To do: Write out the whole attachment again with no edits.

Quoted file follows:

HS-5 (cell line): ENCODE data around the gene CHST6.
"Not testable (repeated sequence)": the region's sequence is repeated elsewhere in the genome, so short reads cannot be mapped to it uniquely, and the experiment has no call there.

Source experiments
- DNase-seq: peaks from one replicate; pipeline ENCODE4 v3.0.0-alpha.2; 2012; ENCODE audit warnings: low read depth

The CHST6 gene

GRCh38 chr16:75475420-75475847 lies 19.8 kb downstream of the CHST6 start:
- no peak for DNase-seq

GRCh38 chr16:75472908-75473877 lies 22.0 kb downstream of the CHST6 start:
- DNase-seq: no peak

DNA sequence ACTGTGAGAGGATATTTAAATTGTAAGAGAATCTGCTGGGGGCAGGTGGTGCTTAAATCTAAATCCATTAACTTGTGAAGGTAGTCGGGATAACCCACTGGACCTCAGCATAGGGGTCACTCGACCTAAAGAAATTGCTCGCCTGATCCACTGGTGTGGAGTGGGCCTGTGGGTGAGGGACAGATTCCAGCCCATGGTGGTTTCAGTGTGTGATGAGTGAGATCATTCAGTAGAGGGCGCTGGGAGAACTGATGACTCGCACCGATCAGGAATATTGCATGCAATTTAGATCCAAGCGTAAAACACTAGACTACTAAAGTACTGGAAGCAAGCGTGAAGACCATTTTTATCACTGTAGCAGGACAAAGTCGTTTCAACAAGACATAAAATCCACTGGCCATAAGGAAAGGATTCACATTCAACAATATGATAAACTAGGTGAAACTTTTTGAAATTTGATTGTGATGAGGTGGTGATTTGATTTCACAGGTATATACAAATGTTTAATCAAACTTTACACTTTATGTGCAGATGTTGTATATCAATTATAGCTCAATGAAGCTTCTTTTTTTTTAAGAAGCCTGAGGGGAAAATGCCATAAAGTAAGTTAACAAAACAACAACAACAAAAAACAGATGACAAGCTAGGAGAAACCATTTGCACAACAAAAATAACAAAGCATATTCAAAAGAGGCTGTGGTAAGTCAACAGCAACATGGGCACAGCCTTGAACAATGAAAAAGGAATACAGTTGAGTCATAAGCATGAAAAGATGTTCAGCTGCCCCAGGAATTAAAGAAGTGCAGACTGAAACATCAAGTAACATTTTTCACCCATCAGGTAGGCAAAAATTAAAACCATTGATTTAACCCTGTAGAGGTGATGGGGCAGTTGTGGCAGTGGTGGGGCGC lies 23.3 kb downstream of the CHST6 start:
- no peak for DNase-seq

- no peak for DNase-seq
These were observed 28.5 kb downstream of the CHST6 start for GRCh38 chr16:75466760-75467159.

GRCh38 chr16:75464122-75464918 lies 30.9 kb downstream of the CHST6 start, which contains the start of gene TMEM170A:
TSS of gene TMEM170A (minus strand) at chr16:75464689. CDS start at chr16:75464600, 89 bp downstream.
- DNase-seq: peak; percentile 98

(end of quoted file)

HS-5 (cell line): ENCODE data around the gene CHST6.
"Not testable (repeated sequence)": the region's sequence is repeated elsewhere in the genome, so short reads cannot be mapped to it uniquely, and the experiment has no call there.

Source experiments
- DNase-seq: peaks from one replicate; pipeline ENCODE4 v3.0.0-alpha.2; 2012; ENCODE audit warnings: low read depth

The CHST6 gene

GRCh38 chr16:75475420-75475847 lies 19.8 kb downstream of the CHST6 start:
- no peak for DNase-seq

GRCh38 chr16:75472908-75473877 lies 22.0 kb downstream of the CHST6 start:
- DNase-seq: no peak

DNA sequence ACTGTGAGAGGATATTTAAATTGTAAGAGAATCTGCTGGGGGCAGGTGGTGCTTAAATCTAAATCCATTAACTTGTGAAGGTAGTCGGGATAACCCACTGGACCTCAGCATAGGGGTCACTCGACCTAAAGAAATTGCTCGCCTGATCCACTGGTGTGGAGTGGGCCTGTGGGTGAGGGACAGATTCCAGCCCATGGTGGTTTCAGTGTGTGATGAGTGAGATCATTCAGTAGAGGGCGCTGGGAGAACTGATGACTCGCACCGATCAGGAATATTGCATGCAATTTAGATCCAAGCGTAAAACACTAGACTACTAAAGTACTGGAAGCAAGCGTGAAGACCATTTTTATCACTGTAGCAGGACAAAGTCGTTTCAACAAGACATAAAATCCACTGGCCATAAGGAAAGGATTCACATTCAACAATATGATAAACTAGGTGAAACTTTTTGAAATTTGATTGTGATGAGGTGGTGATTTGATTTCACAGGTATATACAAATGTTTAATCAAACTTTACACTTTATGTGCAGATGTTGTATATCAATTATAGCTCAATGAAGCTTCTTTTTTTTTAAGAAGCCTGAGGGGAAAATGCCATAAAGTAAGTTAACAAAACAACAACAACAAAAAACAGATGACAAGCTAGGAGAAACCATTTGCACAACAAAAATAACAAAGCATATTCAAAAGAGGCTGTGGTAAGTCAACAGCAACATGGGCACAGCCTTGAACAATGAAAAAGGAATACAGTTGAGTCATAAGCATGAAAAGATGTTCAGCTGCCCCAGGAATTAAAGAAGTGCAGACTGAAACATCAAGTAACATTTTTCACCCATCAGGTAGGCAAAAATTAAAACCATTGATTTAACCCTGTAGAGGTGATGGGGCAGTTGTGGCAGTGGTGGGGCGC lies 23.3 kb downstream of the CHST6 start:
- no peak for DNase-seq

- no peak for DNase-seq
These were observed 28.5 kb downstream of the CHST6 start for GRCh38 chr16:75466760-75467159.

GRCh38 chr16:75464122-75464918 lies 30.9 kb downstream of the CHST6 start, which contains the start of gene TMEM170A:
TSS of gene TMEM170A (minus strand) at chr16:75464689. CDS start at chr16:75464600, 89 bp downstream.
- DNase-seq: peak; percentile 98